The wonder of Gregorian chant

Without knowing it, I had visited one of the world centers of Gregorian study – renowned to musicians, historians, and so many others.

In the spring of 1974, I was making plans for a backpacking tour of France – my head filled with names such as Icelandic Airlines, Eurail pass, and Kelty outfitters. A few days before departure, an acquaintance suggested that I ought to try to hear some Gregorian chant while I was there. A strange suggestion, I thought.

At the time, I didn't know the first thing about Gregorian chant – nor, at the blithely self-assured age of 23, did I have any interest in Christian liturgy, Catholicism, or any other religious goings-on.

In the year preceding this, I had made friends with a dozen or so young French men and women in Louisiana. They were in the first class of CODOFIL teachers (Council for the Development of French in Louisiana) – an exuberant crowd of French youth, along with some Canadians and Belgians, who arrived here in 1972 and then were scattered more or less willy-nilly about the state. They were assigned to grade schools, middle schools, and high schools to teach French to blasé, softly dozing American students.

With my friends' addresses in hand, I flew to Paris, then took a train to Vendée in the west of France, where one of my hosts lived. I had a vague idea of heading north toward Brittany, briefly east into Belgium, Holland, and Germany, then back into France, all the while stopping at friends' houses along the way – in the best tradition of youthful freeloading.

Now it was June 1974. President Richard Nixon had a couple months left in office. Newspaper heiress Patricia Hearst was still with her captors. The Vietnam War dragged on.

For some reason, before I left Vendée, I asked where one would go to hear Gregorian chant, and my friend's father said that a place in the Loire Valley was just the ticket. It was a Benedictine monastery called the Abbey of Solesmes – a hundred or so miles away, near the town of Le Mans, of racing fame.

The Benedictine Order is one of the oldest religious orders of monks, he told me – brothers and priests who live in enclosed communities. He went on with some history about St. Benedict, the sixth century, the Rule of St. Benedict – lessons wasted on me.

Nevertheless, two or three days later I arrived at Sablé-sur-Sarthe, which, as far as I could tell, was the closest train depot to Solesmes.

This was in the days before Internet travel: pre-MapQuest, pre-Travelocity, preglobal-positioning systems, pre-cellphones. You located a spot on a map, got there one way or another, and began asking questions.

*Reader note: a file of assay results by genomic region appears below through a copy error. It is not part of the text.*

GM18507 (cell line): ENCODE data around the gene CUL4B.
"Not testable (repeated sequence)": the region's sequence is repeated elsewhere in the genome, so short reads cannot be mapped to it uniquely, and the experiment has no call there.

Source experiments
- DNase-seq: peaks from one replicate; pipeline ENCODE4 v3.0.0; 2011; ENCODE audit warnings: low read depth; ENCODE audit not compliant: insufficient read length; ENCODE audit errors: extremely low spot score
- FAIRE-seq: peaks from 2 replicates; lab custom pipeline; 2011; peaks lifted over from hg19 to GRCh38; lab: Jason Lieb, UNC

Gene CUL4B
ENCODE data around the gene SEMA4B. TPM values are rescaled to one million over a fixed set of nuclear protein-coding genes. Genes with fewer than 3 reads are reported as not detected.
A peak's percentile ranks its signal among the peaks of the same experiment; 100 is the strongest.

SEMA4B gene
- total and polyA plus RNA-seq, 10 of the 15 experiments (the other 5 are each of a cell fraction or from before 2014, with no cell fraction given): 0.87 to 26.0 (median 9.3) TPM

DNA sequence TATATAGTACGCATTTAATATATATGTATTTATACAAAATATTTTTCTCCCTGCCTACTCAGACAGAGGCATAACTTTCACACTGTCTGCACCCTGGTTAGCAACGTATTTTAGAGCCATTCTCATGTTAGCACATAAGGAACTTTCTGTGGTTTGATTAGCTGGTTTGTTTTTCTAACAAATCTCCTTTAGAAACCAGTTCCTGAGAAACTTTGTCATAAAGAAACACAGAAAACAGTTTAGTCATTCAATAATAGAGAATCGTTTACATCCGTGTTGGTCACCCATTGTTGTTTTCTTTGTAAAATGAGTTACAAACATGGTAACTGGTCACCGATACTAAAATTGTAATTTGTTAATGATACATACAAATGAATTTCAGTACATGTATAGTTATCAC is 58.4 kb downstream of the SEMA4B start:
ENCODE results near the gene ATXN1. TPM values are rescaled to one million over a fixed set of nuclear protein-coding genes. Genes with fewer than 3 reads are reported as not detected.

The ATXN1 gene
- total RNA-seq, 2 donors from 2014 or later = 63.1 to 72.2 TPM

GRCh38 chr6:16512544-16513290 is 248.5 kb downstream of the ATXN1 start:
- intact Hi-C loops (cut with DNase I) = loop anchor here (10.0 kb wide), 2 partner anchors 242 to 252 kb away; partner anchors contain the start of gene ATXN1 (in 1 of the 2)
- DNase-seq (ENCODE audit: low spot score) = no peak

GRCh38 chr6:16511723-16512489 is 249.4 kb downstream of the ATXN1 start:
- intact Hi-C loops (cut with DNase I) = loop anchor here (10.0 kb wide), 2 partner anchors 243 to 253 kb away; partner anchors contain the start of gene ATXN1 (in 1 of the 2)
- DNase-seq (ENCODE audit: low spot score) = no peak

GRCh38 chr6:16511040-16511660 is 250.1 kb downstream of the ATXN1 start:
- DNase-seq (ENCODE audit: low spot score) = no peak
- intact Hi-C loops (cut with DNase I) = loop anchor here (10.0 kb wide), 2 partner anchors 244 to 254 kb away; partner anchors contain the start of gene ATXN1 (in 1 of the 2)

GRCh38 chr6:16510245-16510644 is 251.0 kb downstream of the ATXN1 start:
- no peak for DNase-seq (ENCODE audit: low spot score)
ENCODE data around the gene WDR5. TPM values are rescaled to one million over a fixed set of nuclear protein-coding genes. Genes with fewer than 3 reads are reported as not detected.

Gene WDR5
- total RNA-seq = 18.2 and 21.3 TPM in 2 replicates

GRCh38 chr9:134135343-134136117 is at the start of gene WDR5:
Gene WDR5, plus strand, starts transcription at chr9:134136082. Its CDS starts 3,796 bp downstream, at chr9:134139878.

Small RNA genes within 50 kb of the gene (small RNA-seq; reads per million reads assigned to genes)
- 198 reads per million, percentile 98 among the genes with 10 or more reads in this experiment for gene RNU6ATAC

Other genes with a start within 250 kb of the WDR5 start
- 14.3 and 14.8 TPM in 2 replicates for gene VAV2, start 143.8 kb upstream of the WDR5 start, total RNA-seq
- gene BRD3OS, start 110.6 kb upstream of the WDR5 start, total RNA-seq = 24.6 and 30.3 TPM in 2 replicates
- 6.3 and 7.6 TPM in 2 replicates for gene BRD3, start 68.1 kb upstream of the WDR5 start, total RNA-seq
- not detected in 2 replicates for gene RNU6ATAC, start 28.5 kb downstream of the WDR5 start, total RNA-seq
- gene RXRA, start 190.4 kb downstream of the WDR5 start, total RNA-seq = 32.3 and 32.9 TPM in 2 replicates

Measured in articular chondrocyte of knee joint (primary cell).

Yes, the abbey was two miles away. No, there were no buses or trains. Is there a town nearby called Solesmes? Well, yes, but it's mostly just the abbey and a hotel for Catholic tour buses making the rounds of French religious sites.

Okey-doke. Not having anything better in mind, I started walking. I was on a pleasant, gentle country road, like something out of a Truffaut movie, with lines of swaying trees, an easy breeze, a narrow little river I walked beside, and no hills to speak of. My rucksack was intentionally light.

Eventually I arrived at the edge of a small village – it was about 5 or 5:30 in the afternoon and I could hear bells ringing somewhere ahead.

In my high-school French, I asked a face in a window where the abbey was, and I was pointed farther ahead, up the single main road. The face shouted after me, "Hurry up, you can make vespers, if you run."

It appeared that I was in a typical, small rural French village – at the center of which was a walled collection of stone buildings. One of the buildings was clearly a church. Soon I found a main entrance, a sort of gatehouse with some signs and tourist information.

Inside, I spoke to my first monk – nondescript, amiable, middle-aged. Yes, of course, just throw your backpack under this table and hurry, hurry, you can go out that way, there, yes, toward that door.

Pushing open the massive door to the church was like entering a movie set. Inside, I found seats in the dim light and waited, not knowing anything. There were no other visitors.

The sound began quietly – literally from far away. From somewhere on my left, the sound grew in volume as it approached, then a door opened and the monks arrived, walking in pairs in a long, slow line, singing as they walked.

They wore black robes – no special dress or vestments – this was a simple vespers service. They filed their way past me and settled into their own places up front – in two halves, facing each other. The singing was in Latin – unaccompanied.

The old cliché was true: I had never heard anything like it in my life. Maybe clichés are about all one has at such unearthly, beautiful, inexpressible moments.

I carefully watched the faces of the men as they trooped past at the end of the service. They could have been a collection of Rotarians at any mid-size city in America – young, old, ordinary, grizzled, unremarkable.

It was not until a year later that I read up on the abbey. Without knowing it, I had visited one of the world centers of Gregorian study – renowned to musicians, historians, believers, unbelievers, any and all. Not only was I hearing this sublimely beautiful music for the first time, I was hearing it sung by its premier practitioners.

The distinctive sound of the Solesmes monks is the result of hundreds of years of daily practice, and goes hand in hand with their study of manuscripts, musicology, and liturgy.

It was as if I had stumbled into Oxford University, not aware that it had a reputation for scholarship and study. Or as if I had wandered into a performance of the Berlin Philharmonic Orchestra without a clue about what I was hearing.

Oh, days of backpacking! Of ignorance and youth! I was an innocent abroad.

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